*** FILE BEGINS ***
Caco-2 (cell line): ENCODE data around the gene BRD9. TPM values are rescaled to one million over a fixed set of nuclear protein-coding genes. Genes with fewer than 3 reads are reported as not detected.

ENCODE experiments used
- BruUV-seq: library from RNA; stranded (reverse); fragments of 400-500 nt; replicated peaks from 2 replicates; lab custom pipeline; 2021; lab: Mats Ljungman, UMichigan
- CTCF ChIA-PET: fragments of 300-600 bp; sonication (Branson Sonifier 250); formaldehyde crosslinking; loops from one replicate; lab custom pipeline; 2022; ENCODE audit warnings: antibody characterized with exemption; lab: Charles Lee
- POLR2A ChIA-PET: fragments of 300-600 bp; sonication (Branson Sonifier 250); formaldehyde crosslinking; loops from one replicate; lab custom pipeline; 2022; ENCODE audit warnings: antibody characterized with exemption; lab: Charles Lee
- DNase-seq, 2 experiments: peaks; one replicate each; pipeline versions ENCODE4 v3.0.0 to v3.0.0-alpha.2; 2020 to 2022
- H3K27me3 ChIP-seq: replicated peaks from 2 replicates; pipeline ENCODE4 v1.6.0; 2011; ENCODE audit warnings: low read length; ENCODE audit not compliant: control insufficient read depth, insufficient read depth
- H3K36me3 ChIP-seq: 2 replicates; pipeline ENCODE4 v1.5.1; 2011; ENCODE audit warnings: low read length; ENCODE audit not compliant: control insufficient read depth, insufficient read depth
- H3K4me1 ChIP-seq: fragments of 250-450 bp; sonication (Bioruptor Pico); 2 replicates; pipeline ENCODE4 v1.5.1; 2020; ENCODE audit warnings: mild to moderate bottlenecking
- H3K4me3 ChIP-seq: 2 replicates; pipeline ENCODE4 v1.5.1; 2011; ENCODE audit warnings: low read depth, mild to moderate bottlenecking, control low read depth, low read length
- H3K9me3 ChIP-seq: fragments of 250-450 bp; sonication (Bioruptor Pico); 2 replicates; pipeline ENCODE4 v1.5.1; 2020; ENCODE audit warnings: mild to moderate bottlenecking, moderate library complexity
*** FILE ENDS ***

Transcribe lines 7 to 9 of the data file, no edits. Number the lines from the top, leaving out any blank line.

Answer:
- H3K27me3 ChIP-seq: replicated peaks from 2 replicates; pipeline ENCODE4 v1.6.0; 2011; ENCODE audit warnings: low read length; ENCODE audit not compliant: control insufficient read depth, insufficient read depth
- H3K36me3 ChIP-seq: 2 replicates; pipeline ENCODE4 v1.5.1; 2011; ENCODE audit warnings: low read length; ENCODE audit not compliant: control insufficient read depth, insufficient read depth
- H3K4me1 ChIP-seq: fragments of 250-450 bp; sonication (Bioruptor Pico); 2 replicates; pipeline ENCODE4 v1.5.1; 2020; ENCODE audit warnings: mild to moderate bottlenecking